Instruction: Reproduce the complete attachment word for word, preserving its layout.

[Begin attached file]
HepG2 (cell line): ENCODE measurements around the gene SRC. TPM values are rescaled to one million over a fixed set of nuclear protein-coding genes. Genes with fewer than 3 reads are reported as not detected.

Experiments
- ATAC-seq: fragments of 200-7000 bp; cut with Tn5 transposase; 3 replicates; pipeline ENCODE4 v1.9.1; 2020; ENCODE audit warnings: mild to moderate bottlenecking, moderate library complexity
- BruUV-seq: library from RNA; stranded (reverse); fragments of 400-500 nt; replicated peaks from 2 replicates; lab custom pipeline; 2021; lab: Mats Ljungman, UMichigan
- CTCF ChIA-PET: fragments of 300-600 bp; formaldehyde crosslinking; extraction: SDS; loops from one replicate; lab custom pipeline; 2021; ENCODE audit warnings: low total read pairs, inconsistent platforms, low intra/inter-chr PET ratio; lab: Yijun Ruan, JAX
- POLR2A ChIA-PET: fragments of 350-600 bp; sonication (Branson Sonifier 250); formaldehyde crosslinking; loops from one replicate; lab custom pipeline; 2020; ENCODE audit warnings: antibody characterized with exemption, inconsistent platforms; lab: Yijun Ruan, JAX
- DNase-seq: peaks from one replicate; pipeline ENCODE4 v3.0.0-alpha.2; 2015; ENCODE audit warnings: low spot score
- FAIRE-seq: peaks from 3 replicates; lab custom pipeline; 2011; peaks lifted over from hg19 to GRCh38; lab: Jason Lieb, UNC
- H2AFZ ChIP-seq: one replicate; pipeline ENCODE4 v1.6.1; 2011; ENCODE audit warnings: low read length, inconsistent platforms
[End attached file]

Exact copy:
HepG2 (cell line): ENCODE measurements around the gene SRC. TPM values are rescaled to one million over a fixed set of nuclear protein-coding genes. Genes with fewer than 3 reads are reported as not detected.

Experiments
- ATAC-seq: fragments of 200-7000 bp; cut with Tn5 transposase; 3 replicates; pipeline ENCODE4 v1.9.1; 2020; ENCODE audit warnings: mild to moderate bottlenecking, moderate library complexity
- BruUV-seq: library from RNA; stranded (reverse); fragments of 400-500 nt; replicated peaks from 2 replicates; lab custom pipeline; 2021; lab: Mats Ljungman, UMichigan
- CTCF ChIA-PET: fragments of 300-600 bp; formaldehyde crosslinking; extraction: SDS; loops from one replicate; lab custom pipeline; 2021; ENCODE audit warnings: low total read pairs, inconsistent platforms, low intra/inter-chr PET ratio; lab: Yijun Ruan, JAX
- POLR2A ChIA-PET: fragments of 350-600 bp; sonication (Branson Sonifier 250); formaldehyde crosslinking; loops from one replicate; lab custom pipeline; 2020; ENCODE audit warnings: antibody characterized with exemption, inconsistent platforms; lab: Yijun Ruan, JAX
- DNase-seq: peaks from one replicate; pipeline ENCODE4 v3.0.0-alpha.2; 2015; ENCODE audit warnings: low spot score
- FAIRE-seq: peaks from 3 replicates; lab custom pipeline; 2011; peaks lifted over from hg19 to GRCh38; lab: Jason Lieb, UNC
- H2AFZ ChIP-seq: one replicate; pipeline ENCODE4 v1.6.1; 2011; ENCODE audit warnings: low read length, inconsistent platforms